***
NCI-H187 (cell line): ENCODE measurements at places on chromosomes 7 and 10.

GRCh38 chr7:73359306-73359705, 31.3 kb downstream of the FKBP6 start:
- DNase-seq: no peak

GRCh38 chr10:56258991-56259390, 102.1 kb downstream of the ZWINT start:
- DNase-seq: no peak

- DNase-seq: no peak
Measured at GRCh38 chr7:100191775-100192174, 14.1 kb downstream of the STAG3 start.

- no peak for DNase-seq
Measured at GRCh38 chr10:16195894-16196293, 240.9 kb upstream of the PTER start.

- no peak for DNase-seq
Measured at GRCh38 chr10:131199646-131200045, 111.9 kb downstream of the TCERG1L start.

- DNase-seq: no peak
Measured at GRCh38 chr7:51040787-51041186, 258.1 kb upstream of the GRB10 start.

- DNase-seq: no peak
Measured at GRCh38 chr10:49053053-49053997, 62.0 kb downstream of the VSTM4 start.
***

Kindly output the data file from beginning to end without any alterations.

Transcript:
NCI-H187 (cell line): ENCODE measurements at places on chromosomes 7 and 10.

GRCh38 chr7:73359306-73359705, 31.3 kb downstream of the FKBP6 start:
- DNase-seq: no peak

GRCh38 chr10:56258991-56259390, 102.1 kb downstream of the ZWINT start:
- DNase-seq: no peak

- DNase-seq: no peak
Measured at GRCh38 chr7:100191775-100192174, 14.1 kb downstream of the STAG3 start.

- no peak for DNase-seq
Measured at GRCh38 chr10:16195894-16196293, 240.9 kb upstream of the PTER start.

- no peak for DNase-seq
Measured at GRCh38 chr10:131199646-131200045, 111.9 kb downstream of the TCERG1L start.

- DNase-seq: no peak
Measured at GRCh38 chr7:51040787-51041186, 258.1 kb upstream of the GRB10 start.

- DNase-seq: no peak
Measured at GRCh38 chr10:49053053-49053997, 62.0 kb downstream of the VSTM4 start.